When we dream of gods speaking, they all sound like Werner Herzog. Revelations granted by viewing Cave of Forgotten Dreams and the following Q&A on Saturday night at the Natural History Museum only made this man seem more like an immortal: Herzog has shot on every continent, including Antarctica; he thinks Picasso is over-rated, and he does not dream. Rather, he escapes his body during long walking journeys and “lives entire novels” as he steps–never, mind you, forgetting his direction.

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Anne Ellegood

Anne Ellegood served as curator of contemporary art at the Hirshorn Museum and Sculpture Garden in D.C. and as the associate curator at the New Museum of Contemporary Art in New York before relocating to Los Angeles to become senior curator for the Hammer. Ellegood collaborated with Chief Curator Douglas Fogle on the Hammer’s sixth Invitational entitled All of this and nothing, an intricate extravaganza of local and international artists whose works traverse many media but remain connected by conceptual quandaries. Together they reject the monument, celebrate the ephemeral, and cordially demand a slow, considered viewing. This interview by Drew Denny.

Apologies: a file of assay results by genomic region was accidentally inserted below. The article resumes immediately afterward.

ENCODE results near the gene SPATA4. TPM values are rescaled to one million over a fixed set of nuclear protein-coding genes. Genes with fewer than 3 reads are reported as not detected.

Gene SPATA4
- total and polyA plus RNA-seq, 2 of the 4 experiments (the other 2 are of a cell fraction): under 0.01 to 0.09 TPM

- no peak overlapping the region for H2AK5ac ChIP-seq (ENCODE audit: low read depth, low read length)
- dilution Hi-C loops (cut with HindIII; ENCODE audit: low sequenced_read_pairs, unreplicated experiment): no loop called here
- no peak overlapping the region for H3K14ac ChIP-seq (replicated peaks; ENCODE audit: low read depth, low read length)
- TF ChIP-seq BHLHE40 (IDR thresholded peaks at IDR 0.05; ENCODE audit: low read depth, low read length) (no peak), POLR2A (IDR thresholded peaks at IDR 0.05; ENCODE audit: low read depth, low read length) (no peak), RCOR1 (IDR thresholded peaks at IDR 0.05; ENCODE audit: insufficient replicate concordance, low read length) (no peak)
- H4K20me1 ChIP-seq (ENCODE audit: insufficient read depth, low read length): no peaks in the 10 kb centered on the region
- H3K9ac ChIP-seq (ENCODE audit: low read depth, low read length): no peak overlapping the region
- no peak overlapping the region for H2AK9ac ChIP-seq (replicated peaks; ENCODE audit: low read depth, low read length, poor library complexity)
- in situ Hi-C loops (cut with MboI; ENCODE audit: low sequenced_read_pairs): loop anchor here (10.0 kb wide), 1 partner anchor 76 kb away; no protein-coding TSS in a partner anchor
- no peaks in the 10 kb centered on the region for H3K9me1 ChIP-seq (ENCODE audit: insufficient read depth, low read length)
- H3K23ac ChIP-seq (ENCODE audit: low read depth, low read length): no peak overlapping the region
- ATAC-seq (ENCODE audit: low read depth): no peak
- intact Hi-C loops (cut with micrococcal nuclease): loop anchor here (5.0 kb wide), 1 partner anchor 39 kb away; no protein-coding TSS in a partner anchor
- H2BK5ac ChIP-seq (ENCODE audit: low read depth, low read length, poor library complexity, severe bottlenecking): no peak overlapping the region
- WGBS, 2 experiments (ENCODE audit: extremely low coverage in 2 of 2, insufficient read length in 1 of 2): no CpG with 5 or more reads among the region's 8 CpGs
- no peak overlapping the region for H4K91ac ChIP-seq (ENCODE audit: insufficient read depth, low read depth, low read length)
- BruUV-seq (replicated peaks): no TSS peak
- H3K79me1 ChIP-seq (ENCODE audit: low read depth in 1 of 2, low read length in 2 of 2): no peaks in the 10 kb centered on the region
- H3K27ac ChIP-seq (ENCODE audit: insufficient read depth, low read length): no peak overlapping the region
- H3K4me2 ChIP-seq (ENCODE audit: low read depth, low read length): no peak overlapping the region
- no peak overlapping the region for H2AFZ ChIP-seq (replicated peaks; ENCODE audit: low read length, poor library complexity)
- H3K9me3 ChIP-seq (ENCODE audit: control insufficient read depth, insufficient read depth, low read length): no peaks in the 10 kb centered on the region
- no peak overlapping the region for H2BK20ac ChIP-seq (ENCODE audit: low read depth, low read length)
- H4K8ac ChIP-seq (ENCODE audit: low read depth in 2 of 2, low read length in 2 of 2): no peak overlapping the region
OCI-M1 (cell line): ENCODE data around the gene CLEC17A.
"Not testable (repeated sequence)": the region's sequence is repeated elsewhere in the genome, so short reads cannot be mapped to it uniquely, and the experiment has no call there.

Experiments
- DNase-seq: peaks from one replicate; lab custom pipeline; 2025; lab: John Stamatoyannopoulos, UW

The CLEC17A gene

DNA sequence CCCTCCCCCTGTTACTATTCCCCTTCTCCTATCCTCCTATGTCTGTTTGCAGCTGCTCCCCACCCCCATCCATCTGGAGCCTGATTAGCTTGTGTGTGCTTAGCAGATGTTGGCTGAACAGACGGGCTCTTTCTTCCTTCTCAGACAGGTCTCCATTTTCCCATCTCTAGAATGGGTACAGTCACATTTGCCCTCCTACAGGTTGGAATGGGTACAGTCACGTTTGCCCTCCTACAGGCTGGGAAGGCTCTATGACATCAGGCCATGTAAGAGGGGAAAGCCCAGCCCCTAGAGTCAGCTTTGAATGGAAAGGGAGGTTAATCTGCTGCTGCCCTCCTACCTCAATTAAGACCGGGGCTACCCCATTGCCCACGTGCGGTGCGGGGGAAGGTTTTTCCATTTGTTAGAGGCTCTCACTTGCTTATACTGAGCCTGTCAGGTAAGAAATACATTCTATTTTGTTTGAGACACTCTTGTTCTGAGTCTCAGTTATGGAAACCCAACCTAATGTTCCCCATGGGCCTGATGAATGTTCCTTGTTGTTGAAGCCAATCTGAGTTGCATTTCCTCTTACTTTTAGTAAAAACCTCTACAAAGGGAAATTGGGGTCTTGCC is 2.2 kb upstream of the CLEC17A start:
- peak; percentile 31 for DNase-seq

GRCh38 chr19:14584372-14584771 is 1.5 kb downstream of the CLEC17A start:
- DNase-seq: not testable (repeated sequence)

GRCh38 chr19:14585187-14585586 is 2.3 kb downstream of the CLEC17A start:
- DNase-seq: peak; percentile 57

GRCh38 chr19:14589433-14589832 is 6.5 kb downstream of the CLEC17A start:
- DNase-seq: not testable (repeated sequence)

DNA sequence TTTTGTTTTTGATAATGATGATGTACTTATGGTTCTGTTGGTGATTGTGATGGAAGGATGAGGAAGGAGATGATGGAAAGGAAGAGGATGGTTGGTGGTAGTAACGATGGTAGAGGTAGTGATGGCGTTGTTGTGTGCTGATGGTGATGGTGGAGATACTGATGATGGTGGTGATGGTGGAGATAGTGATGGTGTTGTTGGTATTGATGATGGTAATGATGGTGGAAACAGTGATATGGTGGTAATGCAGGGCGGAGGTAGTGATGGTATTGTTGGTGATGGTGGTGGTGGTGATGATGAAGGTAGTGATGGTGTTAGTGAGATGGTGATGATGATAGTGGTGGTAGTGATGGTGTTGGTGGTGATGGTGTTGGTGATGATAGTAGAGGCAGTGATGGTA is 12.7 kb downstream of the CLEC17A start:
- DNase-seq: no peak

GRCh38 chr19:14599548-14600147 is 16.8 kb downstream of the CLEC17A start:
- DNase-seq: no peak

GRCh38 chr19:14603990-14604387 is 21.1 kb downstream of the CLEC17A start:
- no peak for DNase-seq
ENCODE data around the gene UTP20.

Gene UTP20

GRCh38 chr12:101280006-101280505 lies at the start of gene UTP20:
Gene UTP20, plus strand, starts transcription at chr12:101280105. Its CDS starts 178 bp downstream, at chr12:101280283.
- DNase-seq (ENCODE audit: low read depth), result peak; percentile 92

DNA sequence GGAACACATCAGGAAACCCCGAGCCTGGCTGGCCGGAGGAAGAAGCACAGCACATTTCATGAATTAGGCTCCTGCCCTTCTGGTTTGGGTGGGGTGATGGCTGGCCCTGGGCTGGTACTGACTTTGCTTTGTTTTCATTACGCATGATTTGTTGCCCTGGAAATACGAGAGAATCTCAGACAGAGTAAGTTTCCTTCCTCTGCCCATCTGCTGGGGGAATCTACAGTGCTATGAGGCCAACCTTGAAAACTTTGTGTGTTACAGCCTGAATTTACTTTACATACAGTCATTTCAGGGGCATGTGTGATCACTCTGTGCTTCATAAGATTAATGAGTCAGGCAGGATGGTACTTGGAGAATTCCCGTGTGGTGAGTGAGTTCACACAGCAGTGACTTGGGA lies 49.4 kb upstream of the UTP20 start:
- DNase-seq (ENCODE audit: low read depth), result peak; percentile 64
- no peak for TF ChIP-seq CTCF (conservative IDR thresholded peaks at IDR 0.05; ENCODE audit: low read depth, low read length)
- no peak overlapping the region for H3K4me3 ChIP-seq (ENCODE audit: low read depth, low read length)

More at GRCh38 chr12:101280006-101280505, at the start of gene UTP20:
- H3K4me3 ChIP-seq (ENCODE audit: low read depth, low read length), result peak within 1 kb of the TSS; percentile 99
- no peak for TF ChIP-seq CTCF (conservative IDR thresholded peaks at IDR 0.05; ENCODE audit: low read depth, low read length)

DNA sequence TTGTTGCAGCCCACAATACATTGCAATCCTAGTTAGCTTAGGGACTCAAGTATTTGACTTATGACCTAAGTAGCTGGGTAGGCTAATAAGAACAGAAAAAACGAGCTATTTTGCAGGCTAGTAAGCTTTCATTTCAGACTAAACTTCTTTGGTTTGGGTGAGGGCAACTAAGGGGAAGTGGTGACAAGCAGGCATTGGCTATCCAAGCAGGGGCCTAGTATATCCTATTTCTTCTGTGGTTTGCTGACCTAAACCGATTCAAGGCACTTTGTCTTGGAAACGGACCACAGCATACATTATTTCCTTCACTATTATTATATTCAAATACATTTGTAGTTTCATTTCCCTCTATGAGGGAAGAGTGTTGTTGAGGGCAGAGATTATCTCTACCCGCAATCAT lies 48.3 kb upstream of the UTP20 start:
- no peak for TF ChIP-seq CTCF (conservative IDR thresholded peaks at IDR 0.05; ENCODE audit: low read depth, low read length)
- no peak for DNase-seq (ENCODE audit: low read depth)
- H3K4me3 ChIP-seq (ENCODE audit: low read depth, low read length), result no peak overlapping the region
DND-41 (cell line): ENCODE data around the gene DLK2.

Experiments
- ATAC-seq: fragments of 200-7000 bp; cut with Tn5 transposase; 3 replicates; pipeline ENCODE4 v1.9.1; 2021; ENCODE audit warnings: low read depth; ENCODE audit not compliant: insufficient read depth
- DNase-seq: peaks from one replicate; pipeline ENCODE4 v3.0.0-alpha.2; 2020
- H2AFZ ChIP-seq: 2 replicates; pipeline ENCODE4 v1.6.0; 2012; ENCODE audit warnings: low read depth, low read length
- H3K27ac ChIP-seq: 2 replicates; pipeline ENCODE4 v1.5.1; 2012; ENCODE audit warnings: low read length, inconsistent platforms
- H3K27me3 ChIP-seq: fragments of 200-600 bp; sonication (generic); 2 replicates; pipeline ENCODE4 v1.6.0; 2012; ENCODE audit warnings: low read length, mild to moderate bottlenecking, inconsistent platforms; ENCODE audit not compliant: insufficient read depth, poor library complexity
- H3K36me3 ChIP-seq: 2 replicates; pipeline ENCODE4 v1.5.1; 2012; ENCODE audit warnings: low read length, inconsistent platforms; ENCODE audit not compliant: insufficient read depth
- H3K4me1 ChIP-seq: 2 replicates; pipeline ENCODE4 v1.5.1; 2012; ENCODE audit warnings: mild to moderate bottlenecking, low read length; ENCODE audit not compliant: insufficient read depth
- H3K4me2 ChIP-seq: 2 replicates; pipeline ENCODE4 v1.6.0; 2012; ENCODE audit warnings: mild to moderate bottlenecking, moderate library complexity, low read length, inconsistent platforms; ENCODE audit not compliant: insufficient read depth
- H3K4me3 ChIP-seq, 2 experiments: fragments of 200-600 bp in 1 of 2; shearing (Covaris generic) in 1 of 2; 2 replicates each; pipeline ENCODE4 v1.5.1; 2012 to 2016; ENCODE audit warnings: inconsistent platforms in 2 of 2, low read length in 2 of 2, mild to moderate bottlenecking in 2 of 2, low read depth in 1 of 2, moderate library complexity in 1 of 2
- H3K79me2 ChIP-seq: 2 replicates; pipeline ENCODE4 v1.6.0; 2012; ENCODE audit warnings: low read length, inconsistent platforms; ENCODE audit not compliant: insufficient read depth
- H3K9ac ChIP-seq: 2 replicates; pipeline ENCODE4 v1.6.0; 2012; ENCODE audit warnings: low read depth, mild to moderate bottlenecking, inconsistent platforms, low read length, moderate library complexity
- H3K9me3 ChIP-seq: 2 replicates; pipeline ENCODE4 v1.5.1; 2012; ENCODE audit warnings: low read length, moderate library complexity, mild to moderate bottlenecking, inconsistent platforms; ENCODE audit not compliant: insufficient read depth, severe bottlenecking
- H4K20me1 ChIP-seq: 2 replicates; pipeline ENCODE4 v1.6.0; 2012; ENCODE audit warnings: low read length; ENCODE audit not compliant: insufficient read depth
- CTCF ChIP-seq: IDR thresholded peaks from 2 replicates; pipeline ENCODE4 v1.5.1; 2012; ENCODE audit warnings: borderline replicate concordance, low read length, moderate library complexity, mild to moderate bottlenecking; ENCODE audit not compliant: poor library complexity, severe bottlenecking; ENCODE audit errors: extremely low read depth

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Tiny Creatures was born in May 2006 with its release of Ariel Pink’s Haunted Graffitti’s My Molly EP and grew into a gallery space that September when founder and director Janet Kim opened her home to a community of artists and performers in search of a space that could absorb their wildness and reflect their passion. Over the next two years, Tiny Creatures hosted openings, happenings, crafts nights, music and dance performances, film screenings, publication releases, record releases, and a music school where I learned to play the keyboard. Almost two years later, Tiny Creatures is celebrating a month-long residency called “Big Deal.” Part re-performance, part reunion, part evolution—this iteration of the Tiny Creatures project ends tonight. Be there. This interview by Drew Denny.